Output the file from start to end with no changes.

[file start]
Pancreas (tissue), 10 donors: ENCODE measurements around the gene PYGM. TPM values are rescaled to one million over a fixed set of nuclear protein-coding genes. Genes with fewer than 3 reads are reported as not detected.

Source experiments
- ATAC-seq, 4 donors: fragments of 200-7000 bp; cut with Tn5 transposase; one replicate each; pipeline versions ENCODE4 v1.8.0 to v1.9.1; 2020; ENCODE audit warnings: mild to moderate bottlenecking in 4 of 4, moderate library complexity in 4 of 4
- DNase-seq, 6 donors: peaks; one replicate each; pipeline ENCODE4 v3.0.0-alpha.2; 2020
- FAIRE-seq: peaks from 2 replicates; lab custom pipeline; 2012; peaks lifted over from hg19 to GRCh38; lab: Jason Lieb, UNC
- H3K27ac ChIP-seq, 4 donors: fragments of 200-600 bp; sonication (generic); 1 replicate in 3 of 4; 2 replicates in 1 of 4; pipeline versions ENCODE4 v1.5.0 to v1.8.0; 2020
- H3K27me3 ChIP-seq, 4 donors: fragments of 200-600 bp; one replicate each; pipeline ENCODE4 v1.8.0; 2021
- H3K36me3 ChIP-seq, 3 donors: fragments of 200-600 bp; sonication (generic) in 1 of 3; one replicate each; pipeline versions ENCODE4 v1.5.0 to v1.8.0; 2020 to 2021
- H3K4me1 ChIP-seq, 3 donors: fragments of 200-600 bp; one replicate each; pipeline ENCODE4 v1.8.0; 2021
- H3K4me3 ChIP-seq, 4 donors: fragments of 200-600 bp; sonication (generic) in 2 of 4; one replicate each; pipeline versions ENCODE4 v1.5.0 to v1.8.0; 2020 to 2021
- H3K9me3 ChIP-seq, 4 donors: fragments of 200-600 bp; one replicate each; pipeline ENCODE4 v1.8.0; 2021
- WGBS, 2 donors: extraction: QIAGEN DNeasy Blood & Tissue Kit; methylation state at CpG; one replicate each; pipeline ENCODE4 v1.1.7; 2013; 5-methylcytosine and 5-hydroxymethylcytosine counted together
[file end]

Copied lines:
Pancreas (tissue), 10 donors: ENCODE measurements around the gene PYGM. TPM values are rescaled to one million over a fixed set of nuclear protein-coding genes. Genes with fewer than 3 reads are reported as not detected.

Source experiments
- ATAC-seq, 4 donors: fragments of 200-7000 bp; cut with Tn5 transposase; one replicate each; pipeline versions ENCODE4 v1.8.0 to v1.9.1; 2020; ENCODE audit warnings: mild to moderate bottlenecking in 4 of 4, moderate library complexity in 4 of 4
- DNase-seq, 6 donors: peaks; one replicate each; pipeline ENCODE4 v3.0.0-alpha.2; 2020
- FAIRE-seq: peaks from 2 replicates; lab custom pipeline; 2012; peaks lifted over from hg19 to GRCh38; lab: Jason Lieb, UNC
- H3K27ac ChIP-seq, 4 donors: fragments of 200-600 bp; sonication (generic); 1 replicate in 3 of 4; 2 replicates in 1 of 4; pipeline versions ENCODE4 v1.5.0 to v1.8.0; 2020
- H3K27me3 ChIP-seq, 4 donors: fragments of 200-600 bp; one replicate each; pipeline ENCODE4 v1.8.0; 2021
- H3K36me3 ChIP-seq, 3 donors: fragments of 200-600 bp; sonication (generic) in 1 of 3; one replicate each; pipeline versions ENCODE4 v1.5.0 to v1.8.0; 2020 to 2021
- H3K4me1 ChIP-seq, 3 donors: fragments of 200-600 bp; one replicate each; pipeline ENCODE4 v1.8.0; 2021
- H3K4me3 ChIP-seq, 4 donors: fragments of 200-600 bp; sonication (generic) in 2 of 4; one replicate each; pipeline versions ENCODE4 v1.5.0 to v1.8.0; 2020 to 2021
- H3K9me3 ChIP-seq, 4 donors: fragments of 200-600 bp; one replicate each; pipeline ENCODE4 v1.8.0; 2021
- WGBS, 2 donors: extraction: QIAGEN DNeasy Blood & Tissue Kit; methylation state at CpG; one replicate each; pipeline ENCODE4 v1.1.7; 2013; 5-methylcytosine and 5-hydroxymethylcytosine counted together